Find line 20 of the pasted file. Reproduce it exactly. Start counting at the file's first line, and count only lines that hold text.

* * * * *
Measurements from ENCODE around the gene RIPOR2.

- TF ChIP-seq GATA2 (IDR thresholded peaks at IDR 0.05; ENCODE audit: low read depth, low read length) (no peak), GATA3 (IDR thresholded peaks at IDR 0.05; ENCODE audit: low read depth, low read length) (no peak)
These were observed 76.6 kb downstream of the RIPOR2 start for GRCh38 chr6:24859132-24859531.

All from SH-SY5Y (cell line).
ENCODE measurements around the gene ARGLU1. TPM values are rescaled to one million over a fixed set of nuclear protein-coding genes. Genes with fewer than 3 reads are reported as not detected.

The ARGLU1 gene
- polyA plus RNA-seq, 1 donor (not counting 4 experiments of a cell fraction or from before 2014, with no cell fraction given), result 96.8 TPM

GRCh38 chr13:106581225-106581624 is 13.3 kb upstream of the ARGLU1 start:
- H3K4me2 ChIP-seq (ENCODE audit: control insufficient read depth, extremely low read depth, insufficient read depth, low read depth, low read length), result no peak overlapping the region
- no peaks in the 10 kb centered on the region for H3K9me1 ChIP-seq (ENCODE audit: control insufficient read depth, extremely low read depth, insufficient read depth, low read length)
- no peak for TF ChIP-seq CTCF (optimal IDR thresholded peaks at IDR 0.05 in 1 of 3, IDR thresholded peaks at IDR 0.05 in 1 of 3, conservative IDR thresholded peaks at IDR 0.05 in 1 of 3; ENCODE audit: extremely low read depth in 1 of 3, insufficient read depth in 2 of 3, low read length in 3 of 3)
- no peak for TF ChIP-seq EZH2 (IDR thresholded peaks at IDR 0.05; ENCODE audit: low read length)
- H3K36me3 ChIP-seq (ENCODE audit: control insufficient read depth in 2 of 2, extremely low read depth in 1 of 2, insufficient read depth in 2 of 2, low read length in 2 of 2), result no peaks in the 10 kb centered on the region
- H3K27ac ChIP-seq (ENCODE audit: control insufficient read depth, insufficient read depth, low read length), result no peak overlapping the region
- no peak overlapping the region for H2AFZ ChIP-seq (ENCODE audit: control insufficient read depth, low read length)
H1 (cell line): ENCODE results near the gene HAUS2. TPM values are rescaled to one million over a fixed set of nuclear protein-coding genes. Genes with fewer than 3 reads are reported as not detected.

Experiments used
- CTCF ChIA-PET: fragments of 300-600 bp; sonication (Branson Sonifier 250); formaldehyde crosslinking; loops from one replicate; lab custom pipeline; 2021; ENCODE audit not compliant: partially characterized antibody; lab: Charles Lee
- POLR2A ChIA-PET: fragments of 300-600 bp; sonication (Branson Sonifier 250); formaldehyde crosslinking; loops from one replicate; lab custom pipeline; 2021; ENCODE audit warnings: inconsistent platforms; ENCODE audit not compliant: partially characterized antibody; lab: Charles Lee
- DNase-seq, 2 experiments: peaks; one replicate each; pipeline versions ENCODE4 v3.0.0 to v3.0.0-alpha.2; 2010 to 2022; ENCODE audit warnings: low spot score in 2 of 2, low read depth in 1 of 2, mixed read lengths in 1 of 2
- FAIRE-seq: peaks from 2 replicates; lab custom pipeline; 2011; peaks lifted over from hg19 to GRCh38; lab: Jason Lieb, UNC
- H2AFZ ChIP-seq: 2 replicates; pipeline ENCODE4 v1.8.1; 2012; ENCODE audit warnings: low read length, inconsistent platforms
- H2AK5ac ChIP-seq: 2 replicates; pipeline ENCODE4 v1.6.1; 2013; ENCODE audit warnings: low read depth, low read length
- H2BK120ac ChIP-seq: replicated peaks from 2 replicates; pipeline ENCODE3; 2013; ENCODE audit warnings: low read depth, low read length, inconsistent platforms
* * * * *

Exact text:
- DNase-seq, 2 experiments: peaks; one replicate each; pipeline versions ENCODE4 v3.0.0 to v3.0.0-alpha.2; 2010 to 2022; ENCODE audit warnings: low spot score in 2 of 2, low read depth in 1 of 2, mixed read lengths in 1 of 2